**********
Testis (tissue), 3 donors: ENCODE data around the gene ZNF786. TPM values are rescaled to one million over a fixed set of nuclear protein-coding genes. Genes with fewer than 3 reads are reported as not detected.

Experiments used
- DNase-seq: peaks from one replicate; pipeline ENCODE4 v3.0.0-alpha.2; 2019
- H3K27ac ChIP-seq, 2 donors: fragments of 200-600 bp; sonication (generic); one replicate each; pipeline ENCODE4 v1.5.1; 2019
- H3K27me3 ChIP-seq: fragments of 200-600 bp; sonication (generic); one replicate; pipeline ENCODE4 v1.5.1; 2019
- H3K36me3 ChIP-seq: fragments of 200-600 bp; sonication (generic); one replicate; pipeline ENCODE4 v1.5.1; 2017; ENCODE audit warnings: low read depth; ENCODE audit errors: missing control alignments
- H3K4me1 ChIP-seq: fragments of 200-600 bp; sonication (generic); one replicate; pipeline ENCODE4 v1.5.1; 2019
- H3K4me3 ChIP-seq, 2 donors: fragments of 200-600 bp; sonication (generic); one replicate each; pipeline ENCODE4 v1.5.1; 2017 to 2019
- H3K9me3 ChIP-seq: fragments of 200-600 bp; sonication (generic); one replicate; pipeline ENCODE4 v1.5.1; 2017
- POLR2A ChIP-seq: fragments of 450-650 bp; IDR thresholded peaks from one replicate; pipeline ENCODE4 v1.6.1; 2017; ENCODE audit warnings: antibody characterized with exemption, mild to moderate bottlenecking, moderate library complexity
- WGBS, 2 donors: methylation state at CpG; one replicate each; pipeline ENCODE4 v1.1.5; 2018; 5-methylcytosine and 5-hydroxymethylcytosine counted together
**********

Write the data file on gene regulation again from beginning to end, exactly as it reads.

Testis (tissue), 3 donors: ENCODE data around the gene ZNF786. TPM values are rescaled to one million over a fixed set of nuclear protein-coding genes. Genes with fewer than 3 reads are reported as not detected.

Experiments used
- DNase-seq: peaks from one replicate; pipeline ENCODE4 v3.0.0-alpha.2; 2019
- H3K27ac ChIP-seq, 2 donors: fragments of 200-600 bp; sonication (generic); one replicate each; pipeline ENCODE4 v1.5.1; 2019
- H3K27me3 ChIP-seq: fragments of 200-600 bp; sonication (generic); one replicate; pipeline ENCODE4 v1.5.1; 2019
- H3K36me3 ChIP-seq: fragments of 200-600 bp; sonication (generic); one replicate; pipeline ENCODE4 v1.5.1; 2017; ENCODE audit warnings: low read depth; ENCODE audit errors: missing control alignments
- H3K4me1 ChIP-seq: fragments of 200-600 bp; sonication (generic); one replicate; pipeline ENCODE4 v1.5.1; 2019
- H3K4me3 ChIP-seq, 2 donors: fragments of 200-600 bp; sonication (generic); one replicate each; pipeline ENCODE4 v1.5.1; 2017 to 2019
- H3K9me3 ChIP-seq: fragments of 200-600 bp; sonication (generic); one replicate; pipeline ENCODE4 v1.5.1; 2017
- POLR2A ChIP-seq: fragments of 450-650 bp; IDR thresholded peaks from one replicate; pipeline ENCODE4 v1.6.1; 2017; ENCODE audit warnings: antibody characterized with exemption, mild to moderate bottlenecking, moderate library complexity
- WGBS, 2 donors: methylation state at CpG; one replicate each; pipeline ENCODE4 v1.1.5; 2018; 5-methylcytosine and 5-hydroxymethylcytosine counted together